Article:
A woman wrote to me recently about buying a house in Key West. Once she found out I live in Costa Rica, she wrote this:
I have a question since you are living in Costa Rica. This is where my husband originally wanted to get a home. We had even started to look when we were told there is a really bad problem with people stealing and/or homesteading your property if you left it to go anywhere. Have you found this to be true? Linda
That is all true. When we leave to go anywhere, we hire a person to stay in our home, about $300/month. Right now, my mom lives with us so when she goes on a trip, we are here. When we go on a trip, she is here. We also have three dogs, so we’d have to hire someone anyway if mom weren’t here.
If you leave your property alone for any length of time with no one checking on it occasionally, squatters will move in. There is a way to protect yourself from this – you put a lien on your property yourself so no one would bother; I can tell you who to talk to about this [Garland Baker]. But squatters have rights here and you have to be on guard.
Petty theft is rampant in Costa Rica. At our house, we have a monitored alarm system, bars on the windows and razor wire on our fence. We keep our doors locked and are very aware of the problem. As gringos (native speakers of English), we are targets. No matter how poor we really are, we will never be as poor as the poor here.
That said, this is the worst thing about life here. As a wise woman told me (over and over again because I never hear anything the first time it’s said), "Everything has a price. Ask yourself are you willing to pay it?" Living with the threat of petty thievery, for us, is far better than living in the U.S., especially right now. Costa Rica is peaceful and beautiful, no terror alerts, no para-military police. The market is soft, but they just don’t have the problems here they are having in the U.S.
Costa Rica is worth investigating, but petty theft aside, the culture is very different. We came here for a year planning to go home at the end of it. But we fell in love with living here so decided to stay. I strongly suggest renting here first for six months to a year, then make the decision. You will love it or hate it; you want to find out before you buy. In the big picture, life here is definitely worth considering.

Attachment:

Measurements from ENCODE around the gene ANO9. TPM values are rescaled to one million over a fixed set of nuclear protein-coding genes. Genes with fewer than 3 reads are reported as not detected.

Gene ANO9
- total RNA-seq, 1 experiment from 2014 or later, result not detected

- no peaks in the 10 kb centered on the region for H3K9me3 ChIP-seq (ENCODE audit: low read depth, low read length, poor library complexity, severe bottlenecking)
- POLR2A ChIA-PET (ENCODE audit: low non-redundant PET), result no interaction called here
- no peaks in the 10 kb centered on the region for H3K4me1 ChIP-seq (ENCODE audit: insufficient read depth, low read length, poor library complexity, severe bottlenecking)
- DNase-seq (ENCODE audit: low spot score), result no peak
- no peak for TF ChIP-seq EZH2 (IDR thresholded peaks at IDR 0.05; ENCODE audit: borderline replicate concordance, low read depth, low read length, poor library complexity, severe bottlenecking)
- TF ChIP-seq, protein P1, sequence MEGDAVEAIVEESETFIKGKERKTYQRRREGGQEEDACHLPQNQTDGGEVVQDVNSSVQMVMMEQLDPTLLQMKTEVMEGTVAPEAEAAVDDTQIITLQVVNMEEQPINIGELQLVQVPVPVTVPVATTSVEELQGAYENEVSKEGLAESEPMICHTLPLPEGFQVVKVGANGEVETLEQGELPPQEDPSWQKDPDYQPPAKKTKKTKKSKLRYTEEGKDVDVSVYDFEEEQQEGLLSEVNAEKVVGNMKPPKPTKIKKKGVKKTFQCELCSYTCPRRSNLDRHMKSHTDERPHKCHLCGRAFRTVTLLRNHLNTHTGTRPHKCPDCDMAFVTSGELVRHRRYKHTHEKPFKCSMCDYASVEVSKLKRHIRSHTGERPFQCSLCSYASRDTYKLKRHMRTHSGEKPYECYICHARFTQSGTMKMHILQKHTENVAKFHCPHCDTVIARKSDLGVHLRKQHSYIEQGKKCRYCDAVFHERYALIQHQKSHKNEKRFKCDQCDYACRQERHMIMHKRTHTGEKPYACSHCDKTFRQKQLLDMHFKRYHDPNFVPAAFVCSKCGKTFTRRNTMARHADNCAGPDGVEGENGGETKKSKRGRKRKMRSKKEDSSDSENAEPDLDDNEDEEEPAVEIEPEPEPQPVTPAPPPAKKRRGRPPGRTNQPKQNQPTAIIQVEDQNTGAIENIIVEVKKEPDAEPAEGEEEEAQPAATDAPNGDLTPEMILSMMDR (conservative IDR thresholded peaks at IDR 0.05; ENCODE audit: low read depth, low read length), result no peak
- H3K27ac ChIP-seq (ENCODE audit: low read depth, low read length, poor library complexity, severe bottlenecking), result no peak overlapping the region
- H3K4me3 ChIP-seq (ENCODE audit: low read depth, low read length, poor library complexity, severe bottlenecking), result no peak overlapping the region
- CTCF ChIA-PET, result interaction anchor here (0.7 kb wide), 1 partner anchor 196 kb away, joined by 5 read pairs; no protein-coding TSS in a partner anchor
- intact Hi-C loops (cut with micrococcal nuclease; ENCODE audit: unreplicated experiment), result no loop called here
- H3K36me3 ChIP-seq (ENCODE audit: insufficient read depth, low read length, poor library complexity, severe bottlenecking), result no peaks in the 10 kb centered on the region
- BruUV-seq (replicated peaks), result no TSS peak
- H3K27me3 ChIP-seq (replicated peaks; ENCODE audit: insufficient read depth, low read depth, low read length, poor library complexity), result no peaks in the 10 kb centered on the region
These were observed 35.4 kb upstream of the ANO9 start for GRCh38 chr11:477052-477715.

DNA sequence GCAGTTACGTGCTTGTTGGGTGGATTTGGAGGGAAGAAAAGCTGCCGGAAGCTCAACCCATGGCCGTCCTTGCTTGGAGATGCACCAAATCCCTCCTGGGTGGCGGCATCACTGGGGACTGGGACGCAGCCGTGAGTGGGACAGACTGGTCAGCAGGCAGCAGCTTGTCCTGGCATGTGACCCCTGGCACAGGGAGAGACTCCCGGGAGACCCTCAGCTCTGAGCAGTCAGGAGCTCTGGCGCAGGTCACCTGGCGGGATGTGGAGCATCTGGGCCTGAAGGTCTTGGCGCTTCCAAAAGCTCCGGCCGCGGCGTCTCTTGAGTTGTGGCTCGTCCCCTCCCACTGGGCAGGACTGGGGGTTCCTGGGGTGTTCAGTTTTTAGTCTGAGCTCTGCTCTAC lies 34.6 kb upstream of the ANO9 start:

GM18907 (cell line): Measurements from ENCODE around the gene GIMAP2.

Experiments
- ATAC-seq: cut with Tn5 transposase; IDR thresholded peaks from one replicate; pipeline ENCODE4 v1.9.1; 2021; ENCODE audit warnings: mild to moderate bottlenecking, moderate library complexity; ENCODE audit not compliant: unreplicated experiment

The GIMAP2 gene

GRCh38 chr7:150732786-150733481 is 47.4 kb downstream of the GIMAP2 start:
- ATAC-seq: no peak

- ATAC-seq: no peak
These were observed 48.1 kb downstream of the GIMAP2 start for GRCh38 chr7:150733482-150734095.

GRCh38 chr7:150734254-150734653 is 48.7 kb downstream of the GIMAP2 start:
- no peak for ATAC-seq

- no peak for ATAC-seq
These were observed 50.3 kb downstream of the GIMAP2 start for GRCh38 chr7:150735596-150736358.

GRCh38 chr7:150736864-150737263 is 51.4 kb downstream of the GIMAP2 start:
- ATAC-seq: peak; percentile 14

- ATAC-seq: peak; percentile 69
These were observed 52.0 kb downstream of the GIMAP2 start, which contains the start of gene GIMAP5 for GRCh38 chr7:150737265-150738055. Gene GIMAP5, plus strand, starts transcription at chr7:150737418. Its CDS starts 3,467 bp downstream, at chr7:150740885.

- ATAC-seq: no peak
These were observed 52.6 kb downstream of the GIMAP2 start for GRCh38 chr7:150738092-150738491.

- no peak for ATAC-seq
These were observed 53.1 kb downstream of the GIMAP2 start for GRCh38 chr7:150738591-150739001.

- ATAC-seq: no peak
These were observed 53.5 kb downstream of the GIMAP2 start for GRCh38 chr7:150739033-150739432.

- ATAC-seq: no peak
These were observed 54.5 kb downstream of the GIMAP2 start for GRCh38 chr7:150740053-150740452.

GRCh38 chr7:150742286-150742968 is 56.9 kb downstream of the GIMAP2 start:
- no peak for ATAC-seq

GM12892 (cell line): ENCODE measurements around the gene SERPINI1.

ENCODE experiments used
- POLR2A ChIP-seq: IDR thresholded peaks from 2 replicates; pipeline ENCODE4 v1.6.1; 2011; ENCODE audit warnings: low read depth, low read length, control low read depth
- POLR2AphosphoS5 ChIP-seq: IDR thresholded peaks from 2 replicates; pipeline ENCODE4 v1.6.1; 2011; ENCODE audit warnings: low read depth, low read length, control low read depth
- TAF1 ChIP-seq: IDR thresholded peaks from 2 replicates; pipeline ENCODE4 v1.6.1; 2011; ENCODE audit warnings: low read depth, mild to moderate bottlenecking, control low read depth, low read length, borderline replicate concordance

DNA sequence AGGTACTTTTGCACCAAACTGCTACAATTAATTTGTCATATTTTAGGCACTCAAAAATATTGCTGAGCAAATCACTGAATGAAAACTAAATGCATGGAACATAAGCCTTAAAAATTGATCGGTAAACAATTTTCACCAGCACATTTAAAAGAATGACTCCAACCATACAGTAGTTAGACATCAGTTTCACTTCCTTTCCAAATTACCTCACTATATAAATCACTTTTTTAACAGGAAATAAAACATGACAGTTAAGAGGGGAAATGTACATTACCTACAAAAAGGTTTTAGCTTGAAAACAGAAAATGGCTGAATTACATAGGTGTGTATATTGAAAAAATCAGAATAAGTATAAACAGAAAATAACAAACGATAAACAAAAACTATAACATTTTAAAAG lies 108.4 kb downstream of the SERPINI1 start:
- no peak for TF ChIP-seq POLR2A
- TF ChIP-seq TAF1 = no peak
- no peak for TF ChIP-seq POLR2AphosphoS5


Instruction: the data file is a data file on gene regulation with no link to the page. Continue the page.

Squatters are a huge problem* here. If you own property and leave it, you could lose your right to it or to parts of it. The vaquero [va-CARE-oh, cowboy] who lives around the corner from us wanted to hook up a hose to our outside faucet. He lives in a house with no running water… I can’t even begin to describe the house. We said yes; he hooked up a long hose and had running water for awhile. I mentioned this to a friend and she said unhook that immediately. After three months, he can earn the right to use the water and you will be obligated to supply his water for life.
Is this true? Seems outrageous, but, after everything I’ve read and heard and learned, I think there is some truth to it. For now, I can’t begin to decipher the laws here. And in other situations, like with squatters and employees, ticos can earn the right to all kinds of things you never meant to promise. You need a very good advisor here.
*Clarification: When I say squatters are a "huge" problem, I mean huge as in if it happens to you it’s quite the struggle. Not huge as in it happens to everyone once… I have no idea what the statistic would be on how many people per year have a problem with squatters. If it happens to you, you will understand what I mean by "huge" problem.